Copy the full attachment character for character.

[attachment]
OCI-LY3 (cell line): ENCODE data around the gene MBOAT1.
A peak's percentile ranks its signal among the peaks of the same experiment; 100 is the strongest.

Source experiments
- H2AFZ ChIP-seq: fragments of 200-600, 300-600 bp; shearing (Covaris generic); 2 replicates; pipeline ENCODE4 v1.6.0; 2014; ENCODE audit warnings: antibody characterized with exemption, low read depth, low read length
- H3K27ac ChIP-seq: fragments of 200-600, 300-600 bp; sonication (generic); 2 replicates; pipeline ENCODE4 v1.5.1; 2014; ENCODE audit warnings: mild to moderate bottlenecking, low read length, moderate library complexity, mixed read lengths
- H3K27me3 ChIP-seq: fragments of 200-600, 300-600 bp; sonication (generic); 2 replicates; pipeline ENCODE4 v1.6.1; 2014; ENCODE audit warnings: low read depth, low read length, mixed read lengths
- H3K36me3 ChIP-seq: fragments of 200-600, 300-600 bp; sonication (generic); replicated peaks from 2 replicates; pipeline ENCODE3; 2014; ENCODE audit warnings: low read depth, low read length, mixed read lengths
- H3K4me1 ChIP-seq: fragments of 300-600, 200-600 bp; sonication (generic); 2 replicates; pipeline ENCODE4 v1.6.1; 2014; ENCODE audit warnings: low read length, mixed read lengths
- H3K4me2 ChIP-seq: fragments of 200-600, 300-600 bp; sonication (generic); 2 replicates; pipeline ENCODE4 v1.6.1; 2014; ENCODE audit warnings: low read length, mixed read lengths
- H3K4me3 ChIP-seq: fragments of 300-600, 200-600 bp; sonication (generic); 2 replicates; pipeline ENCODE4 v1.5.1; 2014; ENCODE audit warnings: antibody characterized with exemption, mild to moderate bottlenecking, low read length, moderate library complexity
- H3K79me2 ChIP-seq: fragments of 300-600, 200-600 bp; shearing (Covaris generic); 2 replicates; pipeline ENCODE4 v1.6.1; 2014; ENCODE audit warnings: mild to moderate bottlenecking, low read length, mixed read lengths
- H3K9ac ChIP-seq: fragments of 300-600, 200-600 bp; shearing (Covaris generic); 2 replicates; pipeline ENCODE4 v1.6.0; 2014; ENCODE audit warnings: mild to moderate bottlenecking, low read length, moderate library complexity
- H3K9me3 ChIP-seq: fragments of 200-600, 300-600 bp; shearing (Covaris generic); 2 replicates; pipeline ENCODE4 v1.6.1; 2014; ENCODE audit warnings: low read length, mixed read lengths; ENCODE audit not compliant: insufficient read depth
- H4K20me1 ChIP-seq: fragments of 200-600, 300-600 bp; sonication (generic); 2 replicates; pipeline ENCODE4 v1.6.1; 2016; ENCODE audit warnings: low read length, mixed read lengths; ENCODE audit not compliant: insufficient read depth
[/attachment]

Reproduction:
OCI-LY3 (cell line): ENCODE data around the gene MBOAT1.
A peak's percentile ranks its signal among the peaks of the same experiment; 100 is the strongest.

Source experiments
- H2AFZ ChIP-seq: fragments of 200-600, 300-600 bp; shearing (Covaris generic); 2 replicates; pipeline ENCODE4 v1.6.0; 2014; ENCODE audit warnings: antibody characterized with exemption, low read depth, low read length
- H3K27ac ChIP-seq: fragments of 200-600, 300-600 bp; sonication (generic); 2 replicates; pipeline ENCODE4 v1.5.1; 2014; ENCODE audit warnings: mild to moderate bottlenecking, low read length, moderate library complexity, mixed read lengths
- H3K27me3 ChIP-seq: fragments of 200-600, 300-600 bp; sonication (generic); 2 replicates; pipeline ENCODE4 v1.6.1; 2014; ENCODE audit warnings: low read depth, low read length, mixed read lengths
- H3K36me3 ChIP-seq: fragments of 200-600, 300-600 bp; sonication (generic); replicated peaks from 2 replicates; pipeline ENCODE3; 2014; ENCODE audit warnings: low read depth, low read length, mixed read lengths
- H3K4me1 ChIP-seq: fragments of 300-600, 200-600 bp; sonication (generic); 2 replicates; pipeline ENCODE4 v1.6.1; 2014; ENCODE audit warnings: low read length, mixed read lengths
- H3K4me2 ChIP-seq: fragments of 200-600, 300-600 bp; sonication (generic); 2 replicates; pipeline ENCODE4 v1.6.1; 2014; ENCODE audit warnings: low read length, mixed read lengths
- H3K4me3 ChIP-seq: fragments of 300-600, 200-600 bp; sonication (generic); 2 replicates; pipeline ENCODE4 v1.5.1; 2014; ENCODE audit warnings: antibody characterized with exemption, mild to moderate bottlenecking, low read length, moderate library complexity
- H3K79me2 ChIP-seq: fragments of 300-600, 200-600 bp; shearing (Covaris generic); 2 replicates; pipeline ENCODE4 v1.6.1; 2014; ENCODE audit warnings: mild to moderate bottlenecking, low read length, mixed read lengths
- H3K9ac ChIP-seq: fragments of 300-600, 200-600 bp; shearing (Covaris generic); 2 replicates; pipeline ENCODE4 v1.6.0; 2014; ENCODE audit warnings: mild to moderate bottlenecking, low read length, moderate library complexity
- H3K9me3 ChIP-seq: fragments of 200-600, 300-600 bp; shearing (Covaris generic); 2 replicates; pipeline ENCODE4 v1.6.1; 2014; ENCODE audit warnings: low read length, mixed read lengths; ENCODE audit not compliant: insufficient read depth
- H4K20me1 ChIP-seq: fragments of 200-600, 300-600 bp; sonication (generic); 2 replicates; pipeline ENCODE4 v1.6.1; 2016; ENCODE audit warnings: low read length, mixed read lengths; ENCODE audit not compliant: insufficient read depth